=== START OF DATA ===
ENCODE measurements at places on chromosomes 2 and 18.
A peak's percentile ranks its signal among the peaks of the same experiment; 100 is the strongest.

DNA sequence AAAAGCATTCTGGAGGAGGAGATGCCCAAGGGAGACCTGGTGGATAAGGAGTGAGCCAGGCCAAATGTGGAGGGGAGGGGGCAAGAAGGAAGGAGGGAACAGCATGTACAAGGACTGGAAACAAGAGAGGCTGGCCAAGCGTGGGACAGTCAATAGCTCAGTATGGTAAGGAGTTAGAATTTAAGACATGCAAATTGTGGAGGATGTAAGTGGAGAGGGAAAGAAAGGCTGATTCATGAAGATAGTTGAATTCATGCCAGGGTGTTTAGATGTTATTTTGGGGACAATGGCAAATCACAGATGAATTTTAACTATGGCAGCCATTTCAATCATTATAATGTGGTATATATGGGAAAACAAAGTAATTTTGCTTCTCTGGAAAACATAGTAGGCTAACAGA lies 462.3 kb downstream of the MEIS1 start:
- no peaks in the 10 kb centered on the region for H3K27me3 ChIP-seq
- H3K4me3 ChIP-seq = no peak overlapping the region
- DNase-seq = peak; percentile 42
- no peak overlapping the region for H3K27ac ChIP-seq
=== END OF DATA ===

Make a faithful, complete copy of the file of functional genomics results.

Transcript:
ENCODE measurements at places on chromosomes 2 and 18.
A peak's percentile ranks its signal among the peaks of the same experiment; 100 is the strongest.

DNA sequence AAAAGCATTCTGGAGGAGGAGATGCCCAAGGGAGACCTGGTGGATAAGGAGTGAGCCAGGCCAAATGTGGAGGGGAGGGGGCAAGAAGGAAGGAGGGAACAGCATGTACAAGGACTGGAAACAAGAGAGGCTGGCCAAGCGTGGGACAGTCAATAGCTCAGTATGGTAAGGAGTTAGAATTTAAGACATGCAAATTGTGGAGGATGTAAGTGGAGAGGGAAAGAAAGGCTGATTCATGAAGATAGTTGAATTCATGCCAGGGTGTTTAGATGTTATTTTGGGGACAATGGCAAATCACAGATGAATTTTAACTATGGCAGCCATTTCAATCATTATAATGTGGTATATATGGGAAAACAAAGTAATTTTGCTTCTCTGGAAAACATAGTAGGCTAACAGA lies 462.3 kb downstream of the MEIS1 start:
- no peaks in the 10 kb centered on the region for H3K27me3 ChIP-seq
- H3K4me3 ChIP-seq = no peak overlapping the region
- DNase-seq = peak; percentile 42
- no peak overlapping the region for H3K27ac ChIP-seq